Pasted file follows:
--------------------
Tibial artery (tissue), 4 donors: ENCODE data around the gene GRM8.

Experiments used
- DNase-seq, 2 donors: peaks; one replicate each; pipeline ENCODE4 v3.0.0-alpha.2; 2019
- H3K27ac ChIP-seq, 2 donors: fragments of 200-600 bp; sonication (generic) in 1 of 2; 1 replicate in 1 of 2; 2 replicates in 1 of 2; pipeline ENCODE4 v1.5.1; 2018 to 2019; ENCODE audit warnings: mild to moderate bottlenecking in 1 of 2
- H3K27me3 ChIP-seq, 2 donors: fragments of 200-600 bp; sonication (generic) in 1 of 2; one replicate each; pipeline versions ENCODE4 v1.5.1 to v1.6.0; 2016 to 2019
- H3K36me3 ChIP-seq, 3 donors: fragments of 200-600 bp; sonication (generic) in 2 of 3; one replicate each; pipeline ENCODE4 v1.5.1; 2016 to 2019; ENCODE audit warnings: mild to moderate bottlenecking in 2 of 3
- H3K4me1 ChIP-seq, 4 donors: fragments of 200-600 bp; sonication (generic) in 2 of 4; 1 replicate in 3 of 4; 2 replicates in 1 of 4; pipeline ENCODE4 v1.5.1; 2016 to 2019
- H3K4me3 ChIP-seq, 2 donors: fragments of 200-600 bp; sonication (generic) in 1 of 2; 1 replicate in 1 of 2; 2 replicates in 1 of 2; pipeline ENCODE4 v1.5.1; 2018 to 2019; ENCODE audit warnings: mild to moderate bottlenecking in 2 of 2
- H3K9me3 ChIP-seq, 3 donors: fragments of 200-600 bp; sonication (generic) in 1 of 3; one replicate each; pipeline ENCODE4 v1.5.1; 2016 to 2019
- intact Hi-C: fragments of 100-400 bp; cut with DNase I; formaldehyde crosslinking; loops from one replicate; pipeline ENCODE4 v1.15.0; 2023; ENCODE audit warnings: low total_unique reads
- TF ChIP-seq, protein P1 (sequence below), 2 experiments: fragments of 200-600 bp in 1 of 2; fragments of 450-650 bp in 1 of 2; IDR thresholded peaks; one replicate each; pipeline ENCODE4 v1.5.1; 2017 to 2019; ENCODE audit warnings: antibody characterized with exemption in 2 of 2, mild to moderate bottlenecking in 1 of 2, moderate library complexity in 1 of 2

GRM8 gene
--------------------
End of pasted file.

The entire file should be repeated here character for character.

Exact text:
Tibial artery (tissue), 4 donors: ENCODE data around the gene GRM8.

Experiments used
- DNase-seq, 2 donors: peaks; one replicate each; pipeline ENCODE4 v3.0.0-alpha.2; 2019
- H3K27ac ChIP-seq, 2 donors: fragments of 200-600 bp; sonication (generic) in 1 of 2; 1 replicate in 1 of 2; 2 replicates in 1 of 2; pipeline ENCODE4 v1.5.1; 2018 to 2019; ENCODE audit warnings: mild to moderate bottlenecking in 1 of 2
- H3K27me3 ChIP-seq, 2 donors: fragments of 200-600 bp; sonication (generic) in 1 of 2; one replicate each; pipeline versions ENCODE4 v1.5.1 to v1.6.0; 2016 to 2019
- H3K36me3 ChIP-seq, 3 donors: fragments of 200-600 bp; sonication (generic) in 2 of 3; one replicate each; pipeline ENCODE4 v1.5.1; 2016 to 2019; ENCODE audit warnings: mild to moderate bottlenecking in 2 of 3
- H3K4me1 ChIP-seq, 4 donors: fragments of 200-600 bp; sonication (generic) in 2 of 4; 1 replicate in 3 of 4; 2 replicates in 1 of 4; pipeline ENCODE4 v1.5.1; 2016 to 2019
- H3K4me3 ChIP-seq, 2 donors: fragments of 200-600 bp; sonication (generic) in 1 of 2; 1 replicate in 1 of 2; 2 replicates in 1 of 2; pipeline ENCODE4 v1.5.1; 2018 to 2019; ENCODE audit warnings: mild to moderate bottlenecking in 2 of 2
- H3K9me3 ChIP-seq, 3 donors: fragments of 200-600 bp; sonication (generic) in 1 of 3; one replicate each; pipeline ENCODE4 v1.5.1; 2016 to 2019
- intact Hi-C: fragments of 100-400 bp; cut with DNase I; formaldehyde crosslinking; loops from one replicate; pipeline ENCODE4 v1.15.0; 2023; ENCODE audit warnings: low total_unique reads
- TF ChIP-seq, protein P1 (sequence below), 2 experiments: fragments of 200-600 bp in 1 of 2; fragments of 450-650 bp in 1 of 2; IDR thresholded peaks; one replicate each; pipeline ENCODE4 v1.5.1; 2017 to 2019; ENCODE audit warnings: antibody characterized with exemption in 2 of 2, mild to moderate bottlenecking in 1 of 2, moderate library complexity in 1 of 2

GRM8 gene